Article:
The legal field presents an exciting career possibility for many. However, some individuals may not want to invest in law school and become a lawyer. For these individuals there are several other legal positions available, including that of a paralegal or a legal assistant. Although the terms “paralegal” and “legal assistant” were once used interchangeably, they now refer to two different professions. In recent years, “legal assistant” has more commonly replaced the title “legal secretary” in law firms. A paralegal and a legal assistant can differ widely in terms of educational requirements, skill sets, duties and compensation. In this blog post, we will examine those differences.


A paralegal serves as an aide with basic litigation knowledge. Paralegals must have the training and skills to perform substantive legal legwork for lawyers. These professionals are responsible for tasks that lawyers regularly perform. Such responsibilities include conducting complex legal research, drafting legal documents, interviewing clients and potential witnesses, demonstrating exhibits, filing appeals with the opposing counsel and assisting with courtroom arguments and statements. A paralegal is a valuable asset to any law firm, streamlining processes and improving efficiency. By taking on these fundamental litigative tasks at a lower rate than a lawyer, the paralegal frees up the lawyer for more important concerns, reducing costs and increasing productivity.

Because paralegals perform litigation, prospective paralegals undergo legal education and training. To be competitive, most paralegals must have a degree in paralegal studies, legal studies or another related field. In addition, most paralegals should complete ABA-approved post-degree certification programs through professional associations such as the NFPA and NALA. However, unlike lawyers, paralegals do not need a secondary degree or licensing and are not subject to the same regulatory strictures.The median annual salary for paralegals was $49,500 in 2016, though paralegals can earn much more or much less depending on the location and type of organization. The demand for paralegals in the industry is projected to steadily increase. This is a lucrative and rewarding career choice for anyone interested in the legal field.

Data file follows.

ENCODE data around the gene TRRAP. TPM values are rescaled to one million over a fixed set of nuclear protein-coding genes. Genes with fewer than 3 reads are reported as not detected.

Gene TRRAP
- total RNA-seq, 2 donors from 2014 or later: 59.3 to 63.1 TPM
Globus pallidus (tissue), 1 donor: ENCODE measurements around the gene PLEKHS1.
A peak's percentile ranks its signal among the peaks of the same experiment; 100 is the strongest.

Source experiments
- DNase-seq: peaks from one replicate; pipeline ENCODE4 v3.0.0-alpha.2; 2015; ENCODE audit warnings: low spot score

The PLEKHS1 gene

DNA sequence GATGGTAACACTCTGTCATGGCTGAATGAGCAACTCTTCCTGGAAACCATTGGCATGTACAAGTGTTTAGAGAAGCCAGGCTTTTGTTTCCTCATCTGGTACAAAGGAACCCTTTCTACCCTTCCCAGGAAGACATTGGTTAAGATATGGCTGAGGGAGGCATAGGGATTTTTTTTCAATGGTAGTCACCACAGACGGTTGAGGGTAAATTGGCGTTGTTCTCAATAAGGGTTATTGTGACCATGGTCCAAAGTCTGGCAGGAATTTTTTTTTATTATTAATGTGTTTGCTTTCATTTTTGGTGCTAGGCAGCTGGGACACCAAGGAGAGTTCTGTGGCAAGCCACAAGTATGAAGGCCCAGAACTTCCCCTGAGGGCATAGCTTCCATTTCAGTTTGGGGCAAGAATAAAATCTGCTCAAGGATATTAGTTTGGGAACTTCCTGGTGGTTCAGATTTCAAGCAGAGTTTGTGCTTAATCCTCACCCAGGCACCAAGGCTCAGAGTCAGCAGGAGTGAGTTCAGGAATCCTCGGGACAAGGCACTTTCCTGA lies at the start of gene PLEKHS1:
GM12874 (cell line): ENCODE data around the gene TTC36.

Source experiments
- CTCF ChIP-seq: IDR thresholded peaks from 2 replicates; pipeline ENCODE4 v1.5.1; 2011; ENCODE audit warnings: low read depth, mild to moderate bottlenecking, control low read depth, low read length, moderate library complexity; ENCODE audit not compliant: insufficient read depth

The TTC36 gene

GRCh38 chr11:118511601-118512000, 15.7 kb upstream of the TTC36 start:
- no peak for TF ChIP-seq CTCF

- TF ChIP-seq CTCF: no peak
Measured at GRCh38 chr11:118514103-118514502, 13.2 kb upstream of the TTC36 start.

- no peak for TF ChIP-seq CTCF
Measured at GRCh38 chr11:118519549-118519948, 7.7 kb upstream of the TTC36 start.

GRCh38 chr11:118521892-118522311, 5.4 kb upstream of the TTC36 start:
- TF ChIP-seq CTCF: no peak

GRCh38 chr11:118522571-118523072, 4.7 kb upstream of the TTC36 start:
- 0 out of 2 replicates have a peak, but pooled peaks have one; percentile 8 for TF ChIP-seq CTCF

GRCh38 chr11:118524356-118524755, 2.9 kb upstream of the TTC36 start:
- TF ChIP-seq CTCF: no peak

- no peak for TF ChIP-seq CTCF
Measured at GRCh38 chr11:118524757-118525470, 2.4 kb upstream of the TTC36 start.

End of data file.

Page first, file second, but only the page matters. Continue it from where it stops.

Legal Assistant

A legal assistant serves as an administrator for a law firm. Rather than litigative tasks, legal assistants perform a variety of administrative tasks. However, this administration often intersects with litigation and requires some legal knowledge. A legal assistant may collect information from clients, prepare legal documents, organize those documents for attorney review and organize working files. In addition, the legal assistant will utilize software to schedule meetings, depositions and other events, as well as performing other secretarial work. Legal firms necessarily require much administrative organization, and as such, legal assistants are vital to litigative operations.

Unlike paralegals, there are typically no set education requirements for a legal assistant. In addition, there are more entry-level job opportunities for legal assistants. However, to be competitive, some previous administrative or legal experience is necessary. The median annual wage for legal secretaries is $44,180, though this varies based on experience and location. The profession is projected to see steady job growth, as there will likely always be a demand for legal assistants.

Both paralegals and legal assistants present alternative career opportunities in the legal field; however, their work and responsibilities differ. Paralegals perform more specialized, litigative work and require a more demanding educational background. Legal assistants are much more administratively focused. Both professions are thriving and present exciting opportunities for those interested in the legal industry.

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